(1) the new creation of demand deposits by banks when a client “deposits” base money in the bank. The money deposited becomes the property of the bank and then in return the client gets a debt instrument or “demand deposit,” which can also be understood as “bank money”;
(2) the creation of demand deposit accounts for those obtaining credit from banks.
In conventional theory, base money creation caused by the central bank, via the money multiplier, is seen as the causal mechanism in the movement of the price level.
The reverse is true:
changes in prices of factor inputs → more demand for credit money from businesses → money supply growth.
That this happens before final output is produced misleads economists who think the direction of causation is as follows:
money supply growth → more demand for credit money from businesses → price changes
But Moore’s empirical work showed that changes in the money supply are induced by changes in economic activity (King 2002: 175). If demand for further credit is not met, then economic activity and investment are stifled.
The cause of credit money growth can be related to the various motives for holding money when that money is derived from bank credit:
(1) transactions motive – money is created from credit demand for money for capital goods or consumption goods purchases, or to pay off debt and other obligations (e.g., taxes);
(2) precautionary motive – money can be created to meet demand for money to hold as a hedge against future uncertainty;
(3) speculative motive – money is created to meet the demand for money to speculate on asset prices; and
(4) finance motive – money is created from the demand for factor inputs for investment, either capital goods or the wage bill for labour.
Since both default of borrowers and the negative effects of speculation are two major elements that destabilise market economies, it follows that regulating the quality of loans and cutting off the flow of credit to speculators are two main aims of any successful financial regulation.
III. Horizontalists versus Structuralists
Basil Moore’s Horizontalists and Verticalists: The Macroeconomics of Credit Money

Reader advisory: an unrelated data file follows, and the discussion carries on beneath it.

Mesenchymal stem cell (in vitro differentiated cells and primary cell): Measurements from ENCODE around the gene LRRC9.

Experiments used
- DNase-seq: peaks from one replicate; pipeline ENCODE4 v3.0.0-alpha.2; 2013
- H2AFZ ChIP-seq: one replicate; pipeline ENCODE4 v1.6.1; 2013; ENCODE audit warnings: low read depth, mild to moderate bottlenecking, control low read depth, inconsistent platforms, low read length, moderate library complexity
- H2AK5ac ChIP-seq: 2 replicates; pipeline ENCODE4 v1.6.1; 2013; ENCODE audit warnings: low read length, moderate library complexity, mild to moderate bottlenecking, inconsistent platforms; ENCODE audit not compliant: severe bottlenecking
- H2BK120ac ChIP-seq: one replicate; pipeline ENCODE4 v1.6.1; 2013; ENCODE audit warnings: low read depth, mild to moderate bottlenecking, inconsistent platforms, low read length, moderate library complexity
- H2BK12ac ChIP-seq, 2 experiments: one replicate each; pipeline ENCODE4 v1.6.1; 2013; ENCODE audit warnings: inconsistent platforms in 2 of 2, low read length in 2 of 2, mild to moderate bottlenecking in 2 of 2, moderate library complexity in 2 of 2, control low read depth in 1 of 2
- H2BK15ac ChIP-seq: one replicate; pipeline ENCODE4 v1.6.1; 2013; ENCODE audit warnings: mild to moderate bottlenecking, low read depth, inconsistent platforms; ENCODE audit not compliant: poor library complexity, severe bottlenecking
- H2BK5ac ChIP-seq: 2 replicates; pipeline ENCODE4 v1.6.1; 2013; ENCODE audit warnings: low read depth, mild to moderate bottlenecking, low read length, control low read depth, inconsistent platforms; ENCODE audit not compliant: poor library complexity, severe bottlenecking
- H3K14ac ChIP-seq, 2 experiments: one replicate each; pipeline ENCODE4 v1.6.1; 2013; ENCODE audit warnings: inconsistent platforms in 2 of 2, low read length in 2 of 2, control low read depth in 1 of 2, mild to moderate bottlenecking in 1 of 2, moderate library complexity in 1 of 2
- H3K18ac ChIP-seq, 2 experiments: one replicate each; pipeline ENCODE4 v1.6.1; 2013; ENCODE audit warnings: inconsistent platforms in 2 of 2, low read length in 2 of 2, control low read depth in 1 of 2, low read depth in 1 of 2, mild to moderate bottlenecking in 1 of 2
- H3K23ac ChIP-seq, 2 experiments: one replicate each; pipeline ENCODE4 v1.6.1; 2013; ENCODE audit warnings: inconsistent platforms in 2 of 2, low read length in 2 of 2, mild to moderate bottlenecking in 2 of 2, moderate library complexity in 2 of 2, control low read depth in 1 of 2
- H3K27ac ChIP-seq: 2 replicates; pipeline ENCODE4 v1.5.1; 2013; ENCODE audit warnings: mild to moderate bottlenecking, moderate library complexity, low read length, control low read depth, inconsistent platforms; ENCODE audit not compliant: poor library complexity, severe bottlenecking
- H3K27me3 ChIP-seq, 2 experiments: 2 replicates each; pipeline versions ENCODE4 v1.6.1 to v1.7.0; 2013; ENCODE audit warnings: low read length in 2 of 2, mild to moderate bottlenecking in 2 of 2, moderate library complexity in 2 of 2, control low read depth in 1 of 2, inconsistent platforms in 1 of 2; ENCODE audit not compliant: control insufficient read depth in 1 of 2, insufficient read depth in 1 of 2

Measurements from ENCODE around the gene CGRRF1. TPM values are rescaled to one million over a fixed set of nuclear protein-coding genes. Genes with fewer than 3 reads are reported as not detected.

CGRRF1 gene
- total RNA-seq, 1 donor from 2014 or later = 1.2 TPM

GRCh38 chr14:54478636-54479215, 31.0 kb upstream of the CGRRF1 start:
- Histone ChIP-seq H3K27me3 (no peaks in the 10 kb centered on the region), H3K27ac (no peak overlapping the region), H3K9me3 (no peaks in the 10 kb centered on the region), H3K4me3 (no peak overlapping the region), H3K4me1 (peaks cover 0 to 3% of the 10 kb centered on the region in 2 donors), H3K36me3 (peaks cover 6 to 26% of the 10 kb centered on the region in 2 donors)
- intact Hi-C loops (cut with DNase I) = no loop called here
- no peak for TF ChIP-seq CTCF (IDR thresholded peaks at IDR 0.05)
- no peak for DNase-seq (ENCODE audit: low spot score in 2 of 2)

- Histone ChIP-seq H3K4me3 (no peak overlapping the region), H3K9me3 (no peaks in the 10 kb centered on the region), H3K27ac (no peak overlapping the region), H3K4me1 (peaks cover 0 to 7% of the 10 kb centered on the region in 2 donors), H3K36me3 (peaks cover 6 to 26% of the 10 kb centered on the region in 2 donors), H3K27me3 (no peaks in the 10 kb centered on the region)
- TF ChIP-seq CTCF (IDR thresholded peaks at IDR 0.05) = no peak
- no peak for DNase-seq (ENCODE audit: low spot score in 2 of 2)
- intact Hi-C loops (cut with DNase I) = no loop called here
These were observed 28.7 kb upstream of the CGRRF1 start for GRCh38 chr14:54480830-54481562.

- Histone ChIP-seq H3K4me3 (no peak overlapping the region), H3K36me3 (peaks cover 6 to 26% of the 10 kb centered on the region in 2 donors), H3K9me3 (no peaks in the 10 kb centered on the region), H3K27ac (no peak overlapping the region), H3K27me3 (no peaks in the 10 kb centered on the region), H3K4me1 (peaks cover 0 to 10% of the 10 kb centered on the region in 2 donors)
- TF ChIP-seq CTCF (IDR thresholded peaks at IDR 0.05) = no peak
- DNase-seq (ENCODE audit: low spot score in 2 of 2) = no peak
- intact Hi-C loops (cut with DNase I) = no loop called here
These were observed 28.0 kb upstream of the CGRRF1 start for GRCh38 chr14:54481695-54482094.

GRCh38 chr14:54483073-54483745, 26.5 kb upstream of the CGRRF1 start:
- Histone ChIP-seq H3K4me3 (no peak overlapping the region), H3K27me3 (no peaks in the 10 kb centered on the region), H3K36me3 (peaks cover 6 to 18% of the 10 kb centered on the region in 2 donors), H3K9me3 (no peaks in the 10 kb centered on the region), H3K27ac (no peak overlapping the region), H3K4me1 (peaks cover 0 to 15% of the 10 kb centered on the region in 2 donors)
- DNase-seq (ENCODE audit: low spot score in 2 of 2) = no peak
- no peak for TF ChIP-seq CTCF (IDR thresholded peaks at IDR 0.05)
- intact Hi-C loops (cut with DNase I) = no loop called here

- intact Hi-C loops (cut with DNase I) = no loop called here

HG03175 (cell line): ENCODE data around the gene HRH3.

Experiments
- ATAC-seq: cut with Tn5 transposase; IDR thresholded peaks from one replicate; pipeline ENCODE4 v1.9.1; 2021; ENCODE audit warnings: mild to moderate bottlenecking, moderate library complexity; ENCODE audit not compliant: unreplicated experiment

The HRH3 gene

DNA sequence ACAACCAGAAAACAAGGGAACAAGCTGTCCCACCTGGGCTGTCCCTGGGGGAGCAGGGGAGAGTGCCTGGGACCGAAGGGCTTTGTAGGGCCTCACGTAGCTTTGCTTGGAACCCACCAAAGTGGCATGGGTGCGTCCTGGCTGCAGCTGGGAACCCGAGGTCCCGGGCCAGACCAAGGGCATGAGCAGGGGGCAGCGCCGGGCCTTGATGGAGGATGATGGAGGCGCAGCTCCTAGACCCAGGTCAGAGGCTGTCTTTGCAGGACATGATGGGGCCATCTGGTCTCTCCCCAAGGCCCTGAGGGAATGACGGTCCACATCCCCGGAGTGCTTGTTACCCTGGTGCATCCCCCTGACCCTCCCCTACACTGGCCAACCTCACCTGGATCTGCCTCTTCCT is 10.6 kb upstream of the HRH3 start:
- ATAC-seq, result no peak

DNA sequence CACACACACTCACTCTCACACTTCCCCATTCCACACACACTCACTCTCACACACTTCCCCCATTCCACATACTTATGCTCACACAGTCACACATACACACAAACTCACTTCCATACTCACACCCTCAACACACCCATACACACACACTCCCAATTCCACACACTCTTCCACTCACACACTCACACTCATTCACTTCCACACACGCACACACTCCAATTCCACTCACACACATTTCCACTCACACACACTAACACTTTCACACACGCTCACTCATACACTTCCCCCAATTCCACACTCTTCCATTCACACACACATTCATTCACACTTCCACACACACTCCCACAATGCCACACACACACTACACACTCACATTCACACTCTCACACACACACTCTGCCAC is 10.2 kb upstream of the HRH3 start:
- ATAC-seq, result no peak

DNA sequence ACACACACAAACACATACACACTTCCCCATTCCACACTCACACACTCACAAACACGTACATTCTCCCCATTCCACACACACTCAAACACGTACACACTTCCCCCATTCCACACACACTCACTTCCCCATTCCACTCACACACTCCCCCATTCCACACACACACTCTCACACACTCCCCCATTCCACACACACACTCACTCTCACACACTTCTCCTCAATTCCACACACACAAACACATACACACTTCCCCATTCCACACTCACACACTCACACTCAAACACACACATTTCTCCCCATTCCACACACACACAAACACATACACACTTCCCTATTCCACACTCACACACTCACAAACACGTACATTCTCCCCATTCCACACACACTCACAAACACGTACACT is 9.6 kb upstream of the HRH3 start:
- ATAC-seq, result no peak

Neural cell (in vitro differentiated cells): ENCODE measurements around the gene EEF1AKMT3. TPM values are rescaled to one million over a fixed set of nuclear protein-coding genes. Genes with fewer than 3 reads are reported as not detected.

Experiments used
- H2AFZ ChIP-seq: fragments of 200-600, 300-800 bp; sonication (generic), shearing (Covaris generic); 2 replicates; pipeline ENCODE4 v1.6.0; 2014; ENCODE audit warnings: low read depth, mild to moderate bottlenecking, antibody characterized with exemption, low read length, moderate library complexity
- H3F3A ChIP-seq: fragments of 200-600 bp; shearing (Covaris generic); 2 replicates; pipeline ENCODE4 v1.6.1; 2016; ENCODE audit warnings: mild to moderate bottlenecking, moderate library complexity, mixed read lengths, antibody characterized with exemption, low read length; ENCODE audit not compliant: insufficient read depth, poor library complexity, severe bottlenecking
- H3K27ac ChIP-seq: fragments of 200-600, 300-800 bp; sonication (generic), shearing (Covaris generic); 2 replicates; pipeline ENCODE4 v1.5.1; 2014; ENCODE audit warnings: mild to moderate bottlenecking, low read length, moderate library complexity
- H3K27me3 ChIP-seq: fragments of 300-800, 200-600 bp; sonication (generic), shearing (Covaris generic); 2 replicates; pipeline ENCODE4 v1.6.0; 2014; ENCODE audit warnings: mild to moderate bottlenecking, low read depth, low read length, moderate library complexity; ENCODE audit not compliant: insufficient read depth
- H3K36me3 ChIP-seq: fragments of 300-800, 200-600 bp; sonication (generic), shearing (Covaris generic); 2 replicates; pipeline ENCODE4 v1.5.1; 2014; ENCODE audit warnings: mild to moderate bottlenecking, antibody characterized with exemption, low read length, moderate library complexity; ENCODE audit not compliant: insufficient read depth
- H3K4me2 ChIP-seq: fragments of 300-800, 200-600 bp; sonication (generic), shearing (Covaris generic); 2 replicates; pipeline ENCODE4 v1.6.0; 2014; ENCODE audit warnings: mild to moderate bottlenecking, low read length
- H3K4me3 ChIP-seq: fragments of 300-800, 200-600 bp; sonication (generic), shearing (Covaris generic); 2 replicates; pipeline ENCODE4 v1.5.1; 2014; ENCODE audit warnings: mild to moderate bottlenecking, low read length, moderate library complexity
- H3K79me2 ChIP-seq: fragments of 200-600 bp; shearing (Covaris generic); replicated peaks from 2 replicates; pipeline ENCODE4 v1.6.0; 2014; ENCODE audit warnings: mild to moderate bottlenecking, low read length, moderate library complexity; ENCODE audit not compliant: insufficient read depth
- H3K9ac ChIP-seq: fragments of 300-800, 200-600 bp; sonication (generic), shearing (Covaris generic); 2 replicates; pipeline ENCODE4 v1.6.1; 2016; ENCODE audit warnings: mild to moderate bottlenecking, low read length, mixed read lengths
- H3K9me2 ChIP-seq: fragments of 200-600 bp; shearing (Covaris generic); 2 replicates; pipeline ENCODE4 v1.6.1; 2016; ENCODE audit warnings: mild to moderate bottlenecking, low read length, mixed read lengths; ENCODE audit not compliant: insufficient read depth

(Cambridge and New York, 1988) was an important statement of the “horizontalist” viewpoint, which contends that banks passively supply the quantity of credit demanded, and the central bank accommodates the banks’ demand for high-powered money.
Opponents of this view were called “Structuralists,” and they argued that central banks are not as passive as the “Horizontalists” maintained, and that greater emphasis needs to be put on financial innovation and liquidity preference.
The resulting debate that emerged focussed on the question whether the money supply curve is horizontal or slopes upwards (Keen 2011: 359). I will not go into the details of this issue, but note how Steve Keen concludes that the debate actually
“ … put the empirically accurate findings of Post Keynesian researchers into the same methodological straightjacket that neoclassical economics itself employed: the equilibrium analysis of intersecting supply and demand curves. Though this was hardly the intention of the originators of endogenous money analysis, it effectively made monetary analysis an extension of supply and demand analysis.
Participants in this debate were aware of the limitations of this approach – as Sheila Dow observed, ‘[T]he limitations of a diagrammatic representation of a non-deterministic organic process become very clear. This framework is being offered here as an aid to thought, but it can only cope with one phase of the process, not with the feedbacks’ (Dow 1997, p. 74). But one of the great ironies of economics is that, because critics of neoclassical economics were themselves trained by neoclassical economists, most critics weren’t trained in suitable alternative modeling methods, like differential equations or multi-agent simulation.” (Keen 2011: 359).